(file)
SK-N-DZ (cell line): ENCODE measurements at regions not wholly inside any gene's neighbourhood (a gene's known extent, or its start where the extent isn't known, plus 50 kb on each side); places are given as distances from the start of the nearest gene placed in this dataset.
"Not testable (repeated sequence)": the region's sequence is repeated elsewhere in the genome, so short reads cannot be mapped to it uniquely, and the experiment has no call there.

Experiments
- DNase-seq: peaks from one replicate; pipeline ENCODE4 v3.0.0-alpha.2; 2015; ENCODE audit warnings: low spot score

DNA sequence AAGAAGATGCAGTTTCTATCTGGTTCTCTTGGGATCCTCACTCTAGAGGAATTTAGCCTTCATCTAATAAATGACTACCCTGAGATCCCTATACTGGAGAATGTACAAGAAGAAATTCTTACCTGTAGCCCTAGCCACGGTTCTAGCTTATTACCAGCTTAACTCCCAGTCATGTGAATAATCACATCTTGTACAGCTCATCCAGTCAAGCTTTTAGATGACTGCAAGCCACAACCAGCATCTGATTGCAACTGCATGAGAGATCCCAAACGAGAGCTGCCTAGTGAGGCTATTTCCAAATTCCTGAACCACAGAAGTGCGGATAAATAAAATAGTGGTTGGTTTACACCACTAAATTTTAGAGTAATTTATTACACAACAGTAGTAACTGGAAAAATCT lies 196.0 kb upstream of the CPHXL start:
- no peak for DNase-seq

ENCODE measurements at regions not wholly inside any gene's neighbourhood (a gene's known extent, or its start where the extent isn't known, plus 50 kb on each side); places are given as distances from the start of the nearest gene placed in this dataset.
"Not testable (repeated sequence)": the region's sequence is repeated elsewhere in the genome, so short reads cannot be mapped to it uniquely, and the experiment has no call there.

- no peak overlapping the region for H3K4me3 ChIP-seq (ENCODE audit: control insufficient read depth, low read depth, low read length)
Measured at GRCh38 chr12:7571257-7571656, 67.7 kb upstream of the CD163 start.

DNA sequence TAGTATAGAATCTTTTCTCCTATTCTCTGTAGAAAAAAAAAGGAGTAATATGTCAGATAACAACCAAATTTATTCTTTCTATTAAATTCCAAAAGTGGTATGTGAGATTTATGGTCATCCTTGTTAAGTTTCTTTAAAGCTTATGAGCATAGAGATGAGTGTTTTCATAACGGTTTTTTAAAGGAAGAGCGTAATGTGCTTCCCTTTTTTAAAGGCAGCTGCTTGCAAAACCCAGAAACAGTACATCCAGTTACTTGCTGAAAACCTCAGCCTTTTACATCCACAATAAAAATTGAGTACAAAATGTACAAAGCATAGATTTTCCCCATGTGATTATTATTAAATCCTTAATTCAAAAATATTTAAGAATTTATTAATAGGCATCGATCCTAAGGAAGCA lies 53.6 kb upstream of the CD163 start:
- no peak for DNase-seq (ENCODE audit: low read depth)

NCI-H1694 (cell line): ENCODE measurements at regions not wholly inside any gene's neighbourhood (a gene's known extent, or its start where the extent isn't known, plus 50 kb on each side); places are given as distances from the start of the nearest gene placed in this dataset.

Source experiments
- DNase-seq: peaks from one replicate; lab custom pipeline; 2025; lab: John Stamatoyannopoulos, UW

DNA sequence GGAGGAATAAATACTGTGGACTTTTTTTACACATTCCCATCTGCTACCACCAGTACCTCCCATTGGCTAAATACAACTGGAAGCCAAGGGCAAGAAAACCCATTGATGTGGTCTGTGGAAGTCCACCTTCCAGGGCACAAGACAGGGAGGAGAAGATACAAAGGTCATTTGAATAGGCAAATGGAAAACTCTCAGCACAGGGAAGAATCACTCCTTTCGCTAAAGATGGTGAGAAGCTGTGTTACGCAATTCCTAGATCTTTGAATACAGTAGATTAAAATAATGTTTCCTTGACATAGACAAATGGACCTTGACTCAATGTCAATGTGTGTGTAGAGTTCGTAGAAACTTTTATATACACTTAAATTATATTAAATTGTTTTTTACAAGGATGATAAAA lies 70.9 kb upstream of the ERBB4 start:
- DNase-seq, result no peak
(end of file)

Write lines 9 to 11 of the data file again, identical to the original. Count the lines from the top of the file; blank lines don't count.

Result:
- no peak overlapping the region for H3K4me3 ChIP-seq (ENCODE audit: control insufficient read depth, low read depth, low read length)
Measured at GRCh38 chr12:7571257-7571656, 67.7 kb upstream of the CD163 start.

DNA sequence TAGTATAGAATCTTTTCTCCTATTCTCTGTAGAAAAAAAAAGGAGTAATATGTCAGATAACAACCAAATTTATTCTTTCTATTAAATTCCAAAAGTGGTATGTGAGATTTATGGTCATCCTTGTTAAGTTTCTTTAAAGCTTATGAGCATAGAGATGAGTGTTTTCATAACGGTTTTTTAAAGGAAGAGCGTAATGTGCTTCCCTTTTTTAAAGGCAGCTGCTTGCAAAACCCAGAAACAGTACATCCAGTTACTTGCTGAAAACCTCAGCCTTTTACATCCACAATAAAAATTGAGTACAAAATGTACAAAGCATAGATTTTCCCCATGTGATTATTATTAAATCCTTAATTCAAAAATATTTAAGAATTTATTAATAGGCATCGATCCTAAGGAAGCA lies 53.6 kb upstream of the CD163 start: